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0answers
27 views

Definition of nonlinear bounded operator

Hi I am interested in confirming the definition of a bounded operator for a nonlinear operator. Let $X,Y$ be normed spaces. It is well known that a linear operator between $T:X \rightarrow Y$ is ...
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1answer
17 views

points in general position

I'm really confused by definition of general position at wikipedia. I understand that the set of points/vectors in R^d is in general position iff every (d+1) points are not in any possible hyperplane ...
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1answer
50 views

Definition of division algebra

The definition on Wikipedia of a division algebra $D$ is given as: Given $a,b \in D$, $b \neq 0$ there exists a unique $c\in D$: $a = bc$ and a unique $d \in D$: $a = db$. My question(s) are: What ...
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1answer
58 views

Definition of inverse function

I have been wondering... Is there a mathematical equation for the inverse of a function? I mean apart from the typical "replace the x's with y's" way... I tried using the inverse function derivative ...
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2answers
73 views

Why do we focus so much in math on functions (as a subclass of relations)?

Why is it that math so focuses on the subclass of relations known as functions? I.e. why is it so useful for us in nearly all branches of mathematics to focus on relations which are left-total and ...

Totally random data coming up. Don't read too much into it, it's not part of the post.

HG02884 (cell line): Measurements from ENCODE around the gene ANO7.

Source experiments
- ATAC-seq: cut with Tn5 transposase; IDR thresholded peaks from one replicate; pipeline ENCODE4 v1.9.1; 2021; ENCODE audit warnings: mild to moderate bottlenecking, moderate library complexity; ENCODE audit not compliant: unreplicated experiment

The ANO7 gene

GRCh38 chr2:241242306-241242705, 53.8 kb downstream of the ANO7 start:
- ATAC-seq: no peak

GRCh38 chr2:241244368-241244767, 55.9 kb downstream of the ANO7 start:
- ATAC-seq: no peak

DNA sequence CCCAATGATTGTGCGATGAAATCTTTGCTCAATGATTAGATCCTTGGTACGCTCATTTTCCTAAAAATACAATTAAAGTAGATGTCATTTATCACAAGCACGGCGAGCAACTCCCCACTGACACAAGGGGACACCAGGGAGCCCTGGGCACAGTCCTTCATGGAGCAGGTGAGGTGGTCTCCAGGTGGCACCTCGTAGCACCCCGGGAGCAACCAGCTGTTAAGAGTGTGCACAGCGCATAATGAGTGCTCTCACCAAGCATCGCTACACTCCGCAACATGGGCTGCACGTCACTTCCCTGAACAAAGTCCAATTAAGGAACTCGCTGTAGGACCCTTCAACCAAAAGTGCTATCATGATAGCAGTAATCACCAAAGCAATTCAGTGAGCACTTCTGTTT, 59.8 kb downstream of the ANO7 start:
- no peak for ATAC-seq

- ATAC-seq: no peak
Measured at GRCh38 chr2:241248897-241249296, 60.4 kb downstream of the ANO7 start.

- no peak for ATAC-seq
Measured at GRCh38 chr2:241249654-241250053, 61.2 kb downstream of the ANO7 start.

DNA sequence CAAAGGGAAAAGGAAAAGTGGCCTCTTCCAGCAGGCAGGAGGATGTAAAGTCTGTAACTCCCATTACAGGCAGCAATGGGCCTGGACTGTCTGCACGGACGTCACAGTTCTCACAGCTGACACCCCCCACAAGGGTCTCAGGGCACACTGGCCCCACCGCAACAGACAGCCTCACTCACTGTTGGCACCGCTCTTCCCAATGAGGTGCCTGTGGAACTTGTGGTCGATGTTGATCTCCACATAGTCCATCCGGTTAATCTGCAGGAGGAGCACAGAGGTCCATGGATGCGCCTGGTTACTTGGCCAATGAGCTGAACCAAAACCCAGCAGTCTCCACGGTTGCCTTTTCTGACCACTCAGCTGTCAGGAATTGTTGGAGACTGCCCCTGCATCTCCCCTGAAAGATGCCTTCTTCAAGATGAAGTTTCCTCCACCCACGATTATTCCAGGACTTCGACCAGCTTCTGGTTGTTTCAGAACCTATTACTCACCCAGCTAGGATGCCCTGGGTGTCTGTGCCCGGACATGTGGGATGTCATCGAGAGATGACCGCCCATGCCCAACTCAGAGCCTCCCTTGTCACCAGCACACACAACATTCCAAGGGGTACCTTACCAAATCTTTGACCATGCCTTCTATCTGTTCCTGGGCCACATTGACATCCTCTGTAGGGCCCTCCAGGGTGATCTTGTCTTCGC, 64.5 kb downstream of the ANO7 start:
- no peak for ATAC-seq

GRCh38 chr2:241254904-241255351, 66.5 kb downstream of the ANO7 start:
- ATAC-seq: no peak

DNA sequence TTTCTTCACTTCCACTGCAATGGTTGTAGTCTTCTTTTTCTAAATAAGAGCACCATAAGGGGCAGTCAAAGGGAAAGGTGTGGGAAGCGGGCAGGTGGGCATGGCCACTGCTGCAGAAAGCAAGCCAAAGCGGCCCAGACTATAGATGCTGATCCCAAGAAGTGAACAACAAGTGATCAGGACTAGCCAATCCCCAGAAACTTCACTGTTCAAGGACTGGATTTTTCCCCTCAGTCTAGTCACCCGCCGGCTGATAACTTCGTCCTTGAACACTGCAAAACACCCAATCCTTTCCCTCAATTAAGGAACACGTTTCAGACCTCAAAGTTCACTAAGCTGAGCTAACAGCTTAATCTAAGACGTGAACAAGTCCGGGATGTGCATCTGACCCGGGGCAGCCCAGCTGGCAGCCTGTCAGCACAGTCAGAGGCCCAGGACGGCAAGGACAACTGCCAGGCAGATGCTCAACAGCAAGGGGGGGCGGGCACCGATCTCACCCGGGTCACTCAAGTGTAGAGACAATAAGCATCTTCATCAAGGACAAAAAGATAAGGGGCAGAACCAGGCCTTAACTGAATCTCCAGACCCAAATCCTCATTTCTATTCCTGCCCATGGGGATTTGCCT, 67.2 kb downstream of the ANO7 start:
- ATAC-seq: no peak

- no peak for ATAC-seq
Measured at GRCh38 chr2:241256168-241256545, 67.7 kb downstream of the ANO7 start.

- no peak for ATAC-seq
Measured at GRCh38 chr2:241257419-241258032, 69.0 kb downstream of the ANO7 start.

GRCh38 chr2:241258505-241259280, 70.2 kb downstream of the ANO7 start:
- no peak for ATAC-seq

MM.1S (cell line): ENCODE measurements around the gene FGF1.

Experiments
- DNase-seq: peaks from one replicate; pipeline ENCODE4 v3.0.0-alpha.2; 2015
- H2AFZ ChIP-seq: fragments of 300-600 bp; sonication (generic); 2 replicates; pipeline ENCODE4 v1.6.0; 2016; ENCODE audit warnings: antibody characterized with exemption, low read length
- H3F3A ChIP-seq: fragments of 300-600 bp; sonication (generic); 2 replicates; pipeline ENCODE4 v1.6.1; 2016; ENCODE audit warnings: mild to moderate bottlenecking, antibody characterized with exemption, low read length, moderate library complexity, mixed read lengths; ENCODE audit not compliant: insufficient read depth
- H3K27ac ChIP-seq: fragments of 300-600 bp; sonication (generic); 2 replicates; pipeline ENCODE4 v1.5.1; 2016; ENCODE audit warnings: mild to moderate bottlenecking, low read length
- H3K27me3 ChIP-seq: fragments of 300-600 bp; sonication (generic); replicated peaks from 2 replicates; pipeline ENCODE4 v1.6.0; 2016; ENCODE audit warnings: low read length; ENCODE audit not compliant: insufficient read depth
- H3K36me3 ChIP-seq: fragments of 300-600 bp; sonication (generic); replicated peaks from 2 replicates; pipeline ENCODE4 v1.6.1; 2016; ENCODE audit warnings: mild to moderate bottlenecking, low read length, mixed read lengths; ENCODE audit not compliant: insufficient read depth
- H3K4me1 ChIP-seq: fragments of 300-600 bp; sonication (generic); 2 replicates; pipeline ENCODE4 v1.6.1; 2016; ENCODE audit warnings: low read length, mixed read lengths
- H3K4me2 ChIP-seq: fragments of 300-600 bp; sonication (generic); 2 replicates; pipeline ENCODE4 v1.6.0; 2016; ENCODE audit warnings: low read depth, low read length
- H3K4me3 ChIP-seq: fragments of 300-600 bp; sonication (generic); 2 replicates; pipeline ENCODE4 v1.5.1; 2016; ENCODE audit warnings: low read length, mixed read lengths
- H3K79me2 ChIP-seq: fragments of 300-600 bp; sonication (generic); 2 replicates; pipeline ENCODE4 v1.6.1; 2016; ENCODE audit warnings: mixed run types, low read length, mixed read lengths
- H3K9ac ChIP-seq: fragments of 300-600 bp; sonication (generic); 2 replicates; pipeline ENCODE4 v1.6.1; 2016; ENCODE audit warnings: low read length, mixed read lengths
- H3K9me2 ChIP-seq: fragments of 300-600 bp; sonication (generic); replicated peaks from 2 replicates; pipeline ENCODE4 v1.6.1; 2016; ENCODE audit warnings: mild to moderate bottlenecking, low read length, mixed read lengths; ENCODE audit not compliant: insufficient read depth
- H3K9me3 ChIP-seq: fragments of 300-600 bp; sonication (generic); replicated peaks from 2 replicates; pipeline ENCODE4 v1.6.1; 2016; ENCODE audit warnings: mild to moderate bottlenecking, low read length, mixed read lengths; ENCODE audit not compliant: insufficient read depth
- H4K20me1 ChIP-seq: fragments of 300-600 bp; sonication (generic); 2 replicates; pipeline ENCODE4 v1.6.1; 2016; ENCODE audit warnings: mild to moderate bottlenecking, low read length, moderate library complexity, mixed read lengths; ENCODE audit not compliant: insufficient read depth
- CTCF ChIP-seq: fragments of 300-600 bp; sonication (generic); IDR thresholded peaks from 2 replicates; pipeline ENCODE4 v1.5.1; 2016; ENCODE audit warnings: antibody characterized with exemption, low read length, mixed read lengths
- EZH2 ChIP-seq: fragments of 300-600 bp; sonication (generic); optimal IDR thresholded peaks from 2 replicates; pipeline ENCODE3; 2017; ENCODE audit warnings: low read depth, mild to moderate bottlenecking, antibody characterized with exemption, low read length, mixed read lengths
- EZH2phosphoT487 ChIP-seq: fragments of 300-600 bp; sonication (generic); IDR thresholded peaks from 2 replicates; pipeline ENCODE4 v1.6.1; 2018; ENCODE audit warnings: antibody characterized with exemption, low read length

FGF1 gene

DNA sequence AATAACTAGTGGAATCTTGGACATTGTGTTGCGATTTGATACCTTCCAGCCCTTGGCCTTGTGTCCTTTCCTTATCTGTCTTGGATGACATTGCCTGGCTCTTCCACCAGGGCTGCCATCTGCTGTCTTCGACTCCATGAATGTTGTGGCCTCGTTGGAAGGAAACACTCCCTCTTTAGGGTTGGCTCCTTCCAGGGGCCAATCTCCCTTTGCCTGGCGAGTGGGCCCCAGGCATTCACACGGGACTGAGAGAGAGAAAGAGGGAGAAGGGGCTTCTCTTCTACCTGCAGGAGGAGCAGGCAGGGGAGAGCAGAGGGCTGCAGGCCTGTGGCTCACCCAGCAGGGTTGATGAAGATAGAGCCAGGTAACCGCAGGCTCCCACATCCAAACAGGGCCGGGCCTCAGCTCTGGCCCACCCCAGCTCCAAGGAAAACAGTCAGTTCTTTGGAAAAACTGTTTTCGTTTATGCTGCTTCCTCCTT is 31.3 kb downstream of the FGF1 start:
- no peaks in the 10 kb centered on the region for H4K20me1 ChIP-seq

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1answer
36 views

Tangent Space: Identifications

Given a manifold $M$. Denote a chart by $\kappa$. Introduce the directional derivative: $$\partial:\mathbb{R}^n_a\to T_a\mathbb{R}^n:v\mapsto\partial_v\rvert_a$$ That is an isomorphism with inverse ...
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5answers
81 views

Confusion in the definition of set

Which of the following is the correct definition for set? Set is a well defined collection of objects. Set is a collection of well defined objects.
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1answer
33 views

Is this how the limit of a sequence of sets is commonly defined?

I was looking at the wikipedia page for the Cantor set which defined the set using a limit. I had not previously seen a limit expression involving a sequence of sets rather than real numbers, so I got ...
3
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2answers
63 views

Most general definition of homomorphism and isomorphism

What is the most general definition of homomorphism and isomorphism? It is clear what they mean when there is an algebraic structure to be preserved, but what about when there is no such structure? ...
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0answers
16 views

What is a nice way to call continuants?

I'm reading this paper : http://www.numbertheory.org/pdfs/continuant.pdf and here is a definition for continuant : http://en.wikipedia.org/wiki/Continuant_(mathematics) Let $\{a_n\}$ be a ...
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0answers
25 views

What is the domain of continued fraction?